As an international media ethics news site, iMediaEthics frequently covers issues addressed by press councils, press ombudsmen, and press regulators. Below, in no particular order, we’ve collected nine important, interesting rulings and guidance from international groups that were made in 2016.
1. Reporting on HIV/AIDS: The Australian Press Council ruled this fall on Australian media revealing a dead man’s HIV/AIDS status in news stories about his death and off-the-grid life. The council argued the disclosure was sensitively and fairly done, given the man told doctors before his death he was unaware of his medical status and that he could have had treatment. iMediaEthics asked the Society of Professional Journalists’ ethics chairman Andrew Seaman for advice on reporting on HIV/AIDS. Read “Is it OK for Australian newspapers to disclose HIV/AIDS status of dead man?”
2. Reporting on Sexual Assault: In February, the Canadian Association of Journalists’ Ethics Advisory Committee offered advice on reporting on sexual assault victims. Read “How to Report on Alleged Sexual Assault Victims: Advice from Canadian Ethics Committee.” In the fall, the Australian Press Council reminded journalists on the importance of careful wording when reporting on assault, as a headline used the phrase “wild sex” when a woman was unable to consent and there are rape allegations against the men in question.
3. Reporting on Domestic Violence: This year, the Australian Press Council published guidance for reporting on domestic abuse, or domestic violence. iMediaEthics reviewed the guidelines and asked the council’s chair what prompted the advice and how it was developed. Read “How to Report on Domestic Abuse: New Advice from Australian Press Council.”
4. Reporting on Transgender people: IPSO released standards about best practices for reporting on transgender people and transgender issues, after consulting with transgender advocacy groups. It was the first time IPSO released guidance outside of its code. Read “Reporting on Transgender People and Issues: Press Regulator Issues Guidance.”
5. Fatima Manji: More than 1,400 people, including Channel 4 anchor Fatima Manji, complained to UK print regulator IPSO over the Sun‘s Kelvin MacKenzie column about her. The complaints and controversy surrounding the column make the matter significant in a year review of press council rulings. MacKenzie criticized Channel 4 for putting Manji on air to report the breaking news of the Bastille Day terror attack by truck in Nice, France, alleged at that time to have been carried out by a Muslim extremist. Manji is a Muslim who wears a hijab on the air.
IPSO ultimately ruled that while MacKenzie’s column was “deeply offensive” and upsetting to Manji and others, the column wasn’t against press guidelines because he was expressing his personal opinion. IPSO also said that its guidelines only banned “prejudicial or pejorative references to an individual” because of religion, but didn’t ban those references to an actual religion itself. Manji called the ruling “frightening” and argued it gave the “green light” to “open season om minorities.”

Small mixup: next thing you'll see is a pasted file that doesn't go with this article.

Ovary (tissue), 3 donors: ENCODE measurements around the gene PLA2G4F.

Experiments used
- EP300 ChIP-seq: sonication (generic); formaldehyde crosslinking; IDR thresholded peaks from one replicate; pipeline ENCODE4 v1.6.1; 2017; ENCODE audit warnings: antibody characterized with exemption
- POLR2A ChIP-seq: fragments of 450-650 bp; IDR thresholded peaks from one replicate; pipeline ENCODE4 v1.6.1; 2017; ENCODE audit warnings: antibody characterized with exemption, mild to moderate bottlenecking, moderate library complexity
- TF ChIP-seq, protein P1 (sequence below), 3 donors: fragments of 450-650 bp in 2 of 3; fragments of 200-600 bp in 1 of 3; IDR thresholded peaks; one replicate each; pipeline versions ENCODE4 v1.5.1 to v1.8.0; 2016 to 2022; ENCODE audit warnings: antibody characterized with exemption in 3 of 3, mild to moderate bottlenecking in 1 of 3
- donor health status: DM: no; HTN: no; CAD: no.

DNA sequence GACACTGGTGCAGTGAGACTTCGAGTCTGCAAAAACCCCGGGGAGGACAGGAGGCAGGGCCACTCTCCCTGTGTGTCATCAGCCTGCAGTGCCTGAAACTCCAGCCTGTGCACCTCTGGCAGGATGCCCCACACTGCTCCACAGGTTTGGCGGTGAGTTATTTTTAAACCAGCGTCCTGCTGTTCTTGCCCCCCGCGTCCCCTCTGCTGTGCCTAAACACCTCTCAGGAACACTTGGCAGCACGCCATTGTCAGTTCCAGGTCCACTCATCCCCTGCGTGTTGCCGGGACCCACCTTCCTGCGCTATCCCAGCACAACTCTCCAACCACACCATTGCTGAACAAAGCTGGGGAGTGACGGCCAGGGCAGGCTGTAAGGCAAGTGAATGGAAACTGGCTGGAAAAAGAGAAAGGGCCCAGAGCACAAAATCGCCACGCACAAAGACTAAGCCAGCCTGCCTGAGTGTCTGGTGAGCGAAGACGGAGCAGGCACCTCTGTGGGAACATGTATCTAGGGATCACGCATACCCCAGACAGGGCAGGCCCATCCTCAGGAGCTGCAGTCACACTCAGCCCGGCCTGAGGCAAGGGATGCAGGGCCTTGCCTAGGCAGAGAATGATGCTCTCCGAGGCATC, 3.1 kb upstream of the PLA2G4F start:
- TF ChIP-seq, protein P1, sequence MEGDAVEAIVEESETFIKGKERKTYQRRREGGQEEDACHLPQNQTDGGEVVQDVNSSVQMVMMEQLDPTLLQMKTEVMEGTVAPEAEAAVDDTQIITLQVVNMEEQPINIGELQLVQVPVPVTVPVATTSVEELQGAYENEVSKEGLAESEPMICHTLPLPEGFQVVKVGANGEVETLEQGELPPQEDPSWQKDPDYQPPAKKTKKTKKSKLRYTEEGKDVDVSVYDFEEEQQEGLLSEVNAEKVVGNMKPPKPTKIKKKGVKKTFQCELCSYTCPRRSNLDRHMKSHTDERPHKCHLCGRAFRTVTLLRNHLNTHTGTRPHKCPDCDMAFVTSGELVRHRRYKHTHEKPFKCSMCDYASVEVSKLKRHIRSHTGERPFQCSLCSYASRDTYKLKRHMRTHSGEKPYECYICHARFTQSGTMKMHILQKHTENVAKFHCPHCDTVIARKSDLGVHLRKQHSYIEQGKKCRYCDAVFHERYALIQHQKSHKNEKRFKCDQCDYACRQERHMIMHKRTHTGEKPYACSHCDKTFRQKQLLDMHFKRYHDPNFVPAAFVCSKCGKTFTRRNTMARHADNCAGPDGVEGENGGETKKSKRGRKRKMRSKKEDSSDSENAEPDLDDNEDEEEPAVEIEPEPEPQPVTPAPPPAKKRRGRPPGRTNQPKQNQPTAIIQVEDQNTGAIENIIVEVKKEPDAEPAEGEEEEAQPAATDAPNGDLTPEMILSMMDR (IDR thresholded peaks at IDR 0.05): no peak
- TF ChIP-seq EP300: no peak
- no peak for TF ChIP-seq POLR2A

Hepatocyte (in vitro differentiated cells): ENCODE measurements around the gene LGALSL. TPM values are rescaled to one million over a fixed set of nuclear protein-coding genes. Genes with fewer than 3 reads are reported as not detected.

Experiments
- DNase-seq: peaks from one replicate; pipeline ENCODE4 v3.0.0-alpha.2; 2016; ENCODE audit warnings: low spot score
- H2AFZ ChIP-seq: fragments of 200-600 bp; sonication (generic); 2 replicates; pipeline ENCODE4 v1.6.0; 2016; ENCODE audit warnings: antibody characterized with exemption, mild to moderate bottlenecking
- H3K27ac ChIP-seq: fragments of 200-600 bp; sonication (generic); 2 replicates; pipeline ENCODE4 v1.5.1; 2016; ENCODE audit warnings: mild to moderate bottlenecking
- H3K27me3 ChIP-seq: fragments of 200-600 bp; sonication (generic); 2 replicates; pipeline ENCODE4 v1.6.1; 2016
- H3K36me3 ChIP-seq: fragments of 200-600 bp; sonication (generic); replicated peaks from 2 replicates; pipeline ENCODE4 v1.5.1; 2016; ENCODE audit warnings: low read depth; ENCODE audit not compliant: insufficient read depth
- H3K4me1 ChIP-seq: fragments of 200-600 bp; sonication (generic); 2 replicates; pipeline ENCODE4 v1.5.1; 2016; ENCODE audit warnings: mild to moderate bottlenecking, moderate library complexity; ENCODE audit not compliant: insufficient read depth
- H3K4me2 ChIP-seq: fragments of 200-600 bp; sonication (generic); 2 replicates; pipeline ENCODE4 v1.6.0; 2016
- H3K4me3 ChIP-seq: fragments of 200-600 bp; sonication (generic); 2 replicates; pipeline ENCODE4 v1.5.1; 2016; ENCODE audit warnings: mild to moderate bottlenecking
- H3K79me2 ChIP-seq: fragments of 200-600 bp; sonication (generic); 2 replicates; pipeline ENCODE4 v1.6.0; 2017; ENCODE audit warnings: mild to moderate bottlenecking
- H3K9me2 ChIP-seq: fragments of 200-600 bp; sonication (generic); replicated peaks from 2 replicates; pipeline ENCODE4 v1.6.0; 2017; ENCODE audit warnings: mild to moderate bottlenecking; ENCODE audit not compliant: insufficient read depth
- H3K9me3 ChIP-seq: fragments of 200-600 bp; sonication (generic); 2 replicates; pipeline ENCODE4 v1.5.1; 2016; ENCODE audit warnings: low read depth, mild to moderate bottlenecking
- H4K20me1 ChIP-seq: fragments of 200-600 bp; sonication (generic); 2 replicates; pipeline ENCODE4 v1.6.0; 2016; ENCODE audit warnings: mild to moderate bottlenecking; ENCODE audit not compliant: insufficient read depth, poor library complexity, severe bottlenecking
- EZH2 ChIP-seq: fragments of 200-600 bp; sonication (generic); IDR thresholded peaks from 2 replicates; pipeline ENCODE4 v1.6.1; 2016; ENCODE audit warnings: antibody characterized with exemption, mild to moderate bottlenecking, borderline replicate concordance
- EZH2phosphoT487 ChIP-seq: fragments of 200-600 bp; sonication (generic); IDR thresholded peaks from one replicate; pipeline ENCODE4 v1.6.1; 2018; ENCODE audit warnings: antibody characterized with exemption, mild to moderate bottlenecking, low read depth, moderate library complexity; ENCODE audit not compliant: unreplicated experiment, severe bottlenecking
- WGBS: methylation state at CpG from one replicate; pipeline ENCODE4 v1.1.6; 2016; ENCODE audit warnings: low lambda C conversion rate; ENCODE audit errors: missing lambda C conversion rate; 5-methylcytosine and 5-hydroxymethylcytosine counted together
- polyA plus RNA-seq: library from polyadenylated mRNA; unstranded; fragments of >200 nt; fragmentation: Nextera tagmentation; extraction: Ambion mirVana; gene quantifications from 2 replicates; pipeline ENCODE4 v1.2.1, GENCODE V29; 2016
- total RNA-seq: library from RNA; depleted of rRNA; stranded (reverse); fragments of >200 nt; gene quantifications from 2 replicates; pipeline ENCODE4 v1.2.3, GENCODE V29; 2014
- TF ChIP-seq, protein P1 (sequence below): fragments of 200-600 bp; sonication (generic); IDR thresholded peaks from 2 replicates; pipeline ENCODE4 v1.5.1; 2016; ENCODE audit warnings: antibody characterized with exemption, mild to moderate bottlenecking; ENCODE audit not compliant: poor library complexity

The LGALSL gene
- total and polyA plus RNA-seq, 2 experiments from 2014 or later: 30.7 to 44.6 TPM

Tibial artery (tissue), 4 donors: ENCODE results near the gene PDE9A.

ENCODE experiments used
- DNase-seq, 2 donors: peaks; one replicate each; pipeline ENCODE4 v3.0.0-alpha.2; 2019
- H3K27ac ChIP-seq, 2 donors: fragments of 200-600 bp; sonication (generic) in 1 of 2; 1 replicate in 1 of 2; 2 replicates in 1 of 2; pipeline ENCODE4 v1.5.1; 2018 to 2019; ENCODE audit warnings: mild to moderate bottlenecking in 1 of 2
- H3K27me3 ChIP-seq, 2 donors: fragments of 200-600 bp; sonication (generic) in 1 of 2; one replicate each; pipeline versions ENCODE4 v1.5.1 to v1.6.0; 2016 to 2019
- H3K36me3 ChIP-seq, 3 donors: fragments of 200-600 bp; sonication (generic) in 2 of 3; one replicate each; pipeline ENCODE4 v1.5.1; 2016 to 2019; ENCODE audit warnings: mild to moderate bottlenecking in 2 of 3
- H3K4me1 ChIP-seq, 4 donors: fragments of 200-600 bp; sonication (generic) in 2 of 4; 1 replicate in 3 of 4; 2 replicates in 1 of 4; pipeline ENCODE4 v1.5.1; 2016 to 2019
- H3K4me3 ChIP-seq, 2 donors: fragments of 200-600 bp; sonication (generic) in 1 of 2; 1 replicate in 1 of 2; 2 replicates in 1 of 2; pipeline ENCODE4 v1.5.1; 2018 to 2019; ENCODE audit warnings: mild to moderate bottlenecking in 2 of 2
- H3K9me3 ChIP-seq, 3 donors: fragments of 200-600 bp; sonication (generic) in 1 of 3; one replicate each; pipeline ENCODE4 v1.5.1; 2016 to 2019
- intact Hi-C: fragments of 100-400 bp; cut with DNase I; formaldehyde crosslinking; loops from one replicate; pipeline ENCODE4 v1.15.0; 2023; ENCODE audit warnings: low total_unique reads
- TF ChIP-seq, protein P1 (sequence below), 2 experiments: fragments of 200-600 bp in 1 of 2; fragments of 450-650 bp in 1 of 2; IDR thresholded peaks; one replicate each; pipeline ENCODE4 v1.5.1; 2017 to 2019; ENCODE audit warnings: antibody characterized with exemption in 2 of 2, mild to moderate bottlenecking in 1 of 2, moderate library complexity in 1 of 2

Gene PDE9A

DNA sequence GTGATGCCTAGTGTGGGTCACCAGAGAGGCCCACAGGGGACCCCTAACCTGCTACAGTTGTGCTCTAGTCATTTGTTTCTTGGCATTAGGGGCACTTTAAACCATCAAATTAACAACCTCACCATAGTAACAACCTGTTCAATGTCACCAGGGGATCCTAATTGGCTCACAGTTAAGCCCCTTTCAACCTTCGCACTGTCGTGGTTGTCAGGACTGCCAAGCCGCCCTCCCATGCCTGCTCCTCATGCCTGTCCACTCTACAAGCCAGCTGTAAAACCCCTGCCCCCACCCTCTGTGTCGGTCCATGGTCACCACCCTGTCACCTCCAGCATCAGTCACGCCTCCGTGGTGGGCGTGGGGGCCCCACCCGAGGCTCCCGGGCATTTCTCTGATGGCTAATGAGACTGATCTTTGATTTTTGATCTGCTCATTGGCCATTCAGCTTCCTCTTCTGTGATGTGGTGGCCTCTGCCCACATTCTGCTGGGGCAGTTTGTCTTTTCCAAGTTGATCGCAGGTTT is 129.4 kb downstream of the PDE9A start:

Separately, UK broadcast regulator rejected 17 complaints against Channel 4 for having Manji on air.
6. While IPSO, the UK print regulator, has been active and managing more than 2,500 publications since its opening after the phone hacking scandal, another UK press regulator got on its feet this year. IMPRESS, which has a few dozen publications signed up as members, was approved by the Press Recognition Panel in October. Over the summer, IMPRESS released a draft ethics code.
7. While some outlets, including the Washington Post, have lost their readers’ representative or ombudsman positions in recent years, Hawaii’s Civil Beat, a Hawaii outlet “dedicated to public affairs reporting,” appointed its first readers representative, Brett Oppegaard. The Guardian also appointed a global readers editor, Paul Chadwick, to reflect the company’s move to a more global news outlet. And Italian daily newspaper La Stampa created a public editor position, hiring Anna Masera.
8. In May, the Toronto Star‘s public editor Kathy English looked at complaints that a photo of two homeless men was insensitive. iMediaEthics contacted an advocate for the homeless, Cathy Crowe, who offered best practices for reporting on the homeless.
9. The Australian Press Council reminded journalists this September that just because it’s legal doesn’t mean it’s ethical. The Courier-Mail, a daily newspaper based in Brisbane, published the name of an eight-year-old boy who was to serve as a witness in his father’s murder trial. While the newspaper argued the boy’s identity was fair game since there were no reporting restrictions, the council explained that there was no public interest in identifying the child but there was a great risk that the child could be harmed or stigmatized by the press coverage.